Guitar heroes

Nonetheless, guitars remain crucial to the band’s overall sound. Veering from acoustic to electric, and varying in pace, Whiting says “we definitely wanted to have a range on the album; I like both parts – really noisy guitar, and more delicate riffs.”

“I find it hard to write on anything else because guitars are the only things I can play,” he says. Eden feels the same, however adds that some things he wrote were written on a computer and a keyboard. “Then they eventually found their way onto the bass, but the guitar is definitely my preferred instrument to write anything.”

Fontaine chimes in to detail the process in more intricate detail. “Nick often has his little acoustic guitar and writes bits on that and then sofa guy has those heavier bits, but then also, with Albatross, when we were listening to the Submarine EP, I feel like that’s the softest thing that you come up with on that album. And it’s one of my favourite guitar lines,” she praises him.

“We felt that the record needed to be the best in the world” – Lily Fontaine

In terms of individual guitar heroes, Whiting cites 90s rock names like Graham Coxon (“he’s a massive influence”) and Johnny Marr. Nick Zinner from Yeah Yeah Yeahs, too; “watching him was great; he managed to fill out so much space.” For Eden, Alex James of Blur, Chris Squire from Yes, Andy Rourke from The Smiths, Pino Palladino and Geezer Butler from Black Sabbath are all up there. Fontaine’s inspirations are also varied: alongside a general love of catchy indie, being a “massive Fontaines D.C. fan” and having had a big psych phase (“Melody’s Echo Chamber, and the melodic side of that sound”), she says King Gizzard & The Wizard Lizard and Joy Division inspired the tonality of the riffs she wrote for The World’s Biggest Paving Slab and R&B.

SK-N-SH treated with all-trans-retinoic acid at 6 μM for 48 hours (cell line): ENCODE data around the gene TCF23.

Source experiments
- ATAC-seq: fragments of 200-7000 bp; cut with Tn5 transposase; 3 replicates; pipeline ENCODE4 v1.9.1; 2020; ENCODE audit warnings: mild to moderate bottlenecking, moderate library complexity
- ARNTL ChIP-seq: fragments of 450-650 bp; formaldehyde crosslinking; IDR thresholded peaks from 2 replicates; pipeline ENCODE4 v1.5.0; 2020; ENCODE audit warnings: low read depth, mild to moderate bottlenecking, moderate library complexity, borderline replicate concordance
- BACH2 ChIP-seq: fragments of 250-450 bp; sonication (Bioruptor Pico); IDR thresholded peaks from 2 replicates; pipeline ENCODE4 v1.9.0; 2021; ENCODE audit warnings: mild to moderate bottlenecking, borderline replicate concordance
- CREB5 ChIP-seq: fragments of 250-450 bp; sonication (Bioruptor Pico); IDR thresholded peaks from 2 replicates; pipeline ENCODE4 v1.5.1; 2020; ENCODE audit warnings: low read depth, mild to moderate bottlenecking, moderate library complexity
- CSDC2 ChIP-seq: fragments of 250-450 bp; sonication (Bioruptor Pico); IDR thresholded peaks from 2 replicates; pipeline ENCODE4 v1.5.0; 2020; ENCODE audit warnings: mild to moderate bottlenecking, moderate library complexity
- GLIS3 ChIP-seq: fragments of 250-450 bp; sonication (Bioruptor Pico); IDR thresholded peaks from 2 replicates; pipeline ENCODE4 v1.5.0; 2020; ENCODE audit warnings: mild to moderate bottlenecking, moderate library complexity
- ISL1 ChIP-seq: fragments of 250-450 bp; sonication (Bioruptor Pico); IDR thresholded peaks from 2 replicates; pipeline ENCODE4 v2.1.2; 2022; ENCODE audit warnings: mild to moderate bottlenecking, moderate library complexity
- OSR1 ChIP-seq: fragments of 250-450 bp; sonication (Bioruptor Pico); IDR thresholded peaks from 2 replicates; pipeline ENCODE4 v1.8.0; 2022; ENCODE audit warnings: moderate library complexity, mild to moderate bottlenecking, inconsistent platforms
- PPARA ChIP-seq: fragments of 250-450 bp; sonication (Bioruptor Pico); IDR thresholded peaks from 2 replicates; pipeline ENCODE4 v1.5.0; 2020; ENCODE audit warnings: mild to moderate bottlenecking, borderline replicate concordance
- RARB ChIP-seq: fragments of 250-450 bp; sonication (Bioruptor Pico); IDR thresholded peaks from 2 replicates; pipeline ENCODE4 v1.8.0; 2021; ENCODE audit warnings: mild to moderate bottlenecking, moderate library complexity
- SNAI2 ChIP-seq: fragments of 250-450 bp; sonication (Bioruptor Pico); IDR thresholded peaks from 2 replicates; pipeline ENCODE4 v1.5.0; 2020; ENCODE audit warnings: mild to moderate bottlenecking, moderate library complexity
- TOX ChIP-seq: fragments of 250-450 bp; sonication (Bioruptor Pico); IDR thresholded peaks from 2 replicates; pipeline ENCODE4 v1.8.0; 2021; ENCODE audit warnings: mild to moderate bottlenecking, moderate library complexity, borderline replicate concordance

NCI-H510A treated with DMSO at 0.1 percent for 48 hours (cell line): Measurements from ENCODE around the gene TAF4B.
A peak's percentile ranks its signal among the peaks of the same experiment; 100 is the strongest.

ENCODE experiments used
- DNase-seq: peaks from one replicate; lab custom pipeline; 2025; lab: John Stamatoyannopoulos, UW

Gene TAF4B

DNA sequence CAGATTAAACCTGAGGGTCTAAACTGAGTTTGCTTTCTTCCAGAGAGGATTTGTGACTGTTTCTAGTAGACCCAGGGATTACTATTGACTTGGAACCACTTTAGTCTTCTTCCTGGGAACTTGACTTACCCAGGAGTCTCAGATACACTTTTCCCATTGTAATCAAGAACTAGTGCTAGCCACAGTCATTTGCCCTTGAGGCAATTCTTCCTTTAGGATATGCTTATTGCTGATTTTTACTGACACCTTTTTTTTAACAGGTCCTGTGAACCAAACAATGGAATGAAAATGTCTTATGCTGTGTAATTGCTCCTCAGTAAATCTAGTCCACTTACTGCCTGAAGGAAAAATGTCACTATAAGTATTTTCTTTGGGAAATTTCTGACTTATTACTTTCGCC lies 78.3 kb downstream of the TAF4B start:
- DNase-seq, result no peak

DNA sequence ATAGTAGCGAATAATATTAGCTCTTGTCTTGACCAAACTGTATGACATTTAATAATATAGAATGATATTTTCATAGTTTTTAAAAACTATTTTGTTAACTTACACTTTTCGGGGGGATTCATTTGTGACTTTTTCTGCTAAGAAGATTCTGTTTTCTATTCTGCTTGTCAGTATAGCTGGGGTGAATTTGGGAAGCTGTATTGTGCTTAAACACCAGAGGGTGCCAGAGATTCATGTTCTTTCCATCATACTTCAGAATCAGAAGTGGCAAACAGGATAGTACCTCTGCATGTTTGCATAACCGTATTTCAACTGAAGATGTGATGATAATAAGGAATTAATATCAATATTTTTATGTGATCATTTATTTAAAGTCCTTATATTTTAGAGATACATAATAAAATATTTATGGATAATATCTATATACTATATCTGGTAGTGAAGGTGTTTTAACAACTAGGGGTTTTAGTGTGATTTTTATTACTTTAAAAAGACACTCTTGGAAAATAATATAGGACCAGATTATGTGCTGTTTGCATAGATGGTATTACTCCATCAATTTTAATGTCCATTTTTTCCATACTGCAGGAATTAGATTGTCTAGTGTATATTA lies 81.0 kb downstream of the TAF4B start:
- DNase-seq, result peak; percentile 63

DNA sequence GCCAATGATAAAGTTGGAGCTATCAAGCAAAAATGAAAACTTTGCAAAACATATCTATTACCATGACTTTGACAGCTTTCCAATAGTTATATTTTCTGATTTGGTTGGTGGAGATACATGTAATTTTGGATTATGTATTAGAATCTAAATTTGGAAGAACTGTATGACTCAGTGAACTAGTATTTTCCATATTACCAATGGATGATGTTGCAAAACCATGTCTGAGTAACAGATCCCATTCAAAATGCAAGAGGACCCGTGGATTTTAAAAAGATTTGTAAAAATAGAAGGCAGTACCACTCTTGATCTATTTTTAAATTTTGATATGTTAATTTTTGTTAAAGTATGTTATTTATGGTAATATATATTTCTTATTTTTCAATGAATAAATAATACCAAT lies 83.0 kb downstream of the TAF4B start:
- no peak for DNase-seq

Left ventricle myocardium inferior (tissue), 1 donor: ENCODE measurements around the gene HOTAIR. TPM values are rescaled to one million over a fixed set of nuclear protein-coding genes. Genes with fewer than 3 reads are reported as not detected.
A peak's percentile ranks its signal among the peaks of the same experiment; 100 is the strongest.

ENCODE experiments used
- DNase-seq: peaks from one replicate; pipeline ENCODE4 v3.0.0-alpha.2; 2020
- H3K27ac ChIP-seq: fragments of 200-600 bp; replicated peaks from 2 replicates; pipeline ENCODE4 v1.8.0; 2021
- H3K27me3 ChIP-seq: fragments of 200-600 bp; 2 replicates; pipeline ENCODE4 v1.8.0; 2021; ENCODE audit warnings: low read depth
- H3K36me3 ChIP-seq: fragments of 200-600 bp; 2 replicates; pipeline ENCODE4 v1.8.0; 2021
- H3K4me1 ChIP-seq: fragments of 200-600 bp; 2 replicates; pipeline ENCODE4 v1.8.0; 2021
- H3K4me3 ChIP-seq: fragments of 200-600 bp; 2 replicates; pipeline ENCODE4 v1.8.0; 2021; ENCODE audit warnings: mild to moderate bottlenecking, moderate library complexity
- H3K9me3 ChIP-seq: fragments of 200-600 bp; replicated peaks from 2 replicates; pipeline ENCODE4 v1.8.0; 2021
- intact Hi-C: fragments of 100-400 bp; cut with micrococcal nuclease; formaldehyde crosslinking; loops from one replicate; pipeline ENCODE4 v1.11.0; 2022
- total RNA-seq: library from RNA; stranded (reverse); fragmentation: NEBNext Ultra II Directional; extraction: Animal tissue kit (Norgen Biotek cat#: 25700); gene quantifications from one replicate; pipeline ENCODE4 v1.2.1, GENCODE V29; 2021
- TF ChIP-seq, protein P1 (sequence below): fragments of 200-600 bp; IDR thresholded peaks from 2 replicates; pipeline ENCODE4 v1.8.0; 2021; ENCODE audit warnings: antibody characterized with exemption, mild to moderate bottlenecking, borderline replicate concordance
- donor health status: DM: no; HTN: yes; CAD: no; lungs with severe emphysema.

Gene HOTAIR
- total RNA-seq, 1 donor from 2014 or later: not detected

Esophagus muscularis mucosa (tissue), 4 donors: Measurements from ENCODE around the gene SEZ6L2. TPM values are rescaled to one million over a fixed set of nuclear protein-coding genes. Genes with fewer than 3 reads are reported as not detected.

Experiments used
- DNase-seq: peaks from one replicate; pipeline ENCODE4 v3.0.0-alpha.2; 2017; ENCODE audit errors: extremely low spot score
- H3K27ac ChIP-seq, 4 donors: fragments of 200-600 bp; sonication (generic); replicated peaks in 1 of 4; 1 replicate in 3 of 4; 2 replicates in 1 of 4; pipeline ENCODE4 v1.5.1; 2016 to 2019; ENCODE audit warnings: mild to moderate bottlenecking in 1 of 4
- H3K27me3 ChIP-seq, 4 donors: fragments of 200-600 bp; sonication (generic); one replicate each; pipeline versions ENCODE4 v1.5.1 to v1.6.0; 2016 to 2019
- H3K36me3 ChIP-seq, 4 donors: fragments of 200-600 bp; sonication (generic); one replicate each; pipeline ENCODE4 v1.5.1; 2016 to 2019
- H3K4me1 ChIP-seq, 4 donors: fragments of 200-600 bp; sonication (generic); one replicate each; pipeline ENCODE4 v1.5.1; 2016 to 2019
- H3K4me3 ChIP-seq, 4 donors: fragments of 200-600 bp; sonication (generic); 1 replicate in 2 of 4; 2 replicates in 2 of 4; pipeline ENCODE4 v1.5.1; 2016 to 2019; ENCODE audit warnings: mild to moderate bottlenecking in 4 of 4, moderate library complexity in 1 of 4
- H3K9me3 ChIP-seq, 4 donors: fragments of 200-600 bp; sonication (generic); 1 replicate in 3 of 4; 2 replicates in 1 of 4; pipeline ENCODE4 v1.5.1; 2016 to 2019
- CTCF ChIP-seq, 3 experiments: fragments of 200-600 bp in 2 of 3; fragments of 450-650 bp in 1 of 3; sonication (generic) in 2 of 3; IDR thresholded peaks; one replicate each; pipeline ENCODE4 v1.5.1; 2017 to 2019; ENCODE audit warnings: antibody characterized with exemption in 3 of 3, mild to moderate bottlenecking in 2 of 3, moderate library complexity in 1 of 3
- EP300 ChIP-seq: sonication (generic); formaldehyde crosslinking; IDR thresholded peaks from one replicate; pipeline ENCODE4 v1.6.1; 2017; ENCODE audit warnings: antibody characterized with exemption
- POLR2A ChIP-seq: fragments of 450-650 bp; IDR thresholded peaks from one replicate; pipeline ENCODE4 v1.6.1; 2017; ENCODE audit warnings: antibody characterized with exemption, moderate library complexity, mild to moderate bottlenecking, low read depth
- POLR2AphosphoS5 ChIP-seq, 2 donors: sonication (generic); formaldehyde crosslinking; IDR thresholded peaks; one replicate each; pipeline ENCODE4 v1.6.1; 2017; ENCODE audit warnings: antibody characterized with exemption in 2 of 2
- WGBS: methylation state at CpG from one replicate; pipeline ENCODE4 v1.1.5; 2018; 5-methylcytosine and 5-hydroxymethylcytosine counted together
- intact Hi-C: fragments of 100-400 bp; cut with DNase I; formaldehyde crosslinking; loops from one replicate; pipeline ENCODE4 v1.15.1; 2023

As for individual instruments, Fontaine’s go-to is her Fender Mustang… “because I’m five foot two and every other guitar makes me look so tiny”, she laughs. “I love it. I feel like it’s diverse enough for me.” She adds that she misses her Telecaster and “will get it fixed up at some point and probably change back to it because it was really nice.” For now, though, the Mustang is “probably the best thing for the sound we have now.”

Whiting, meanwhile, recently bought a new classic player Jazzmaster. “I think I was in denial about that being what I needed for ages,” he says, having previously had a Fender Pawnshop Supersonic – which “looks fucking great” – for nine years. He also has a modern, thin-line Telecaster; “it’s a little bit cheap and unreliable, but it sounds great, especially for cleaner bits.”

Eden, contrastingly, is easily pleased when it comes to bass guitar. “I just like a Fender Precision Bass or a Jazz Bass, really,” he says. “Give me one of those and an amp and I’m really happy.” His dream bass? A Music Man Stingray…

Making something meaningful